How Often Can You Wear Reusable Masks Between Washing?

Wearing a face mask has become a daily practice, and here's what you need to know about how often you should be cleaning yours.

A lot has changed in your life after COVID-19. For one thing, you’re now a lot more knowledgeable about terms like social distancing and learning how to make your own DIY face mask. But once you’ve made your own face mask or bought your own reusable face mask, how long can you wear your face mask between washings? And how do you properly wash a DIY face mask, anyway?

Why Wear a Face Mask?

At the beginning of the pandemic, wearing a face mask wasn’t a requirement when walking around outside or completing essential errands. However, times have changed, and now the Centers for Disease Control and Prevention (CDC) recommends that you should wear cloth face coverings “in public settings where other social distancing measures are difficult to maintain (e.g., grocery stores and pharmacies) especially in areas of significant community-based transmission.” Say goodbye to the days of walking around sans face mask and hello to a new part of daily life.

How Should a Face Mask Fit?

You’ve seen medical shows and walked down the street to see people wearing repurposed T-shirts, folded bandanas, scarves, and DIY face masks, but what’s the best way to wear them? The CDC recommends the following instructions on how you should wear your face mask.

A cloth face covering should:

  • fit snugly but comfortably against the side of the face
  • be secured with ties or ear loops
  • include multiple layers of fabric
  • allow for breathing without restriction
  • be able to be laundered and machine dried without damage or change to the shape

How Often Should You Wash Your Face Mask?

Still life of face masks hanging at clothesline against clear sky and sun, DIY sewing projectthe_burtons/Getty Images

The novel coronavirus lasts on surfaces longer than you may think, and it’s important that the general public wears face masks and knows how to properly take care of them. There’s a clear difference between surgical masks and N95 respirators, which are both different from the regular cloth face masks you may wear. For this article, we’re talking about cloth face masks you would wear every day.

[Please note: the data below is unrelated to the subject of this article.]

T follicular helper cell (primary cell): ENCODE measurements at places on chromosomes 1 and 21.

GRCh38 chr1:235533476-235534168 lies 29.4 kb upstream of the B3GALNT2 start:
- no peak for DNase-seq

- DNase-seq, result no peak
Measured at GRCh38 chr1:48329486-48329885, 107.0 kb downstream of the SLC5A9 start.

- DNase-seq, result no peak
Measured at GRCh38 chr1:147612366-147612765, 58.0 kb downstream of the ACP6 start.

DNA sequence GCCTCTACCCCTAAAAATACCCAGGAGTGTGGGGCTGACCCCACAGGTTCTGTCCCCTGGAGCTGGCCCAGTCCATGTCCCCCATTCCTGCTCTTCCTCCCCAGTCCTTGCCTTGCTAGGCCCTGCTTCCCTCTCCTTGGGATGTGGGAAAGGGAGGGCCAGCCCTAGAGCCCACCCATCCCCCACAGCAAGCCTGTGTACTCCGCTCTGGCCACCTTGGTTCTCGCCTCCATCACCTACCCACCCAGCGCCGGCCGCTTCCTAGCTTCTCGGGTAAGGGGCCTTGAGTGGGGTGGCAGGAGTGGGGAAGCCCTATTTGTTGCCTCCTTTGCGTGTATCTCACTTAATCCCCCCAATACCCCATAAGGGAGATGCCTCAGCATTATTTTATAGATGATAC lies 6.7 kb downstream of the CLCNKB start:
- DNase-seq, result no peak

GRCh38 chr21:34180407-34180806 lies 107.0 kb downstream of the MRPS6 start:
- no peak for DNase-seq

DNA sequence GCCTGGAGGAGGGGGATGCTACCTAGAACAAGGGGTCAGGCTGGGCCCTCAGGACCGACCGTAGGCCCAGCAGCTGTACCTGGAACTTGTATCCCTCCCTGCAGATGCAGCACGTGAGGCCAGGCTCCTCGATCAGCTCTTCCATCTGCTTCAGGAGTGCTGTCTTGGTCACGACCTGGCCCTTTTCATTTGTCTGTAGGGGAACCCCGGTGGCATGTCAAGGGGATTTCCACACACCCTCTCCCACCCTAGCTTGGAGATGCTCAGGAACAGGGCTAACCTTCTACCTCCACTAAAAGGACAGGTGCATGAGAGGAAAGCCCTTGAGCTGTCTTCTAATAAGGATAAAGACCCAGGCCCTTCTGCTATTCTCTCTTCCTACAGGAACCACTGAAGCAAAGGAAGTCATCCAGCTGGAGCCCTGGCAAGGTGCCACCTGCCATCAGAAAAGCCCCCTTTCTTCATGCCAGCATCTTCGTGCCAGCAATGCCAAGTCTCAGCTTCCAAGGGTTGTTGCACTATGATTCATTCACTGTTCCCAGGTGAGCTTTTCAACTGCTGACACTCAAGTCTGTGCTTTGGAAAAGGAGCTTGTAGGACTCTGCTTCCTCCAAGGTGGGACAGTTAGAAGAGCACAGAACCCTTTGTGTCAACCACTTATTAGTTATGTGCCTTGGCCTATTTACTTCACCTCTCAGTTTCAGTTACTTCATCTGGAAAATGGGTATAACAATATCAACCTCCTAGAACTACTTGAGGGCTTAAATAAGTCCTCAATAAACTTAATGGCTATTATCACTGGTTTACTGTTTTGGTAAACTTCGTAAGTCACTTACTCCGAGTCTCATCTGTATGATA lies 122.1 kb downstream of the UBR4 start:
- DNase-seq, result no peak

But how often should you wash cloth face masks between wears? The CDC recommends washing your facemask routinely, “depending on the frequency of use.” Dr. Daniel Griffin, a member of the Division of Infectious Diseases and an Associate Research Scientist in the Department of Biochemistry and Molecular Biophysics at Columbia University, tells NPR that you should think of face masks like underwear, and that face masks should be washed after each time you wear it. Here are 11 mistakes you’re probably making with face masks.

“You don’t take this dirty mask off, put it in your purse and then stick it back on your face,” Griffin tells NPR. “It’s something that once you put on, is potentially either touching your coughs, sneezes or the spray of your speech or protecting you from the coughs, spray, speech of other people. And now it’s dirty. It needs to basically be either discarded or washed.” When it comes to cleaning, it’s important to know that there are differences in cleaning terms. Here’s the difference between sanitizing and disinfecting.

How to Disinfect Your Face Mask

The World Health Organization (WHO) shows you in a YouTube video how you can properly remove your cloth face mask. You carefully remove the elastic bands from behind your ears and avoid touching the front of the face mask. Once you’ve removed the face mask without touching the front, the CDC recommends cleaning it in a washing machine. You can also disinfect your DIY face mask by hand washing it in the kitchen sink or placing it in the oven. Next, check out these four household products that kill coronavirus, according to Consumer Reports.

Reader's Digest
Originally Published on Reader's Digest

Madeline Wahl
Madeline Wahl is a Digital Associate Editor/Writer at Previously, she worked for HuffPost and Golf Channel. Her writing has appeared on HuffPost, Red Magazine, McSweeney's, Pink Pangea, The Mighty, and Yahoo Lifestyle, among others. More of her work can be found on her website: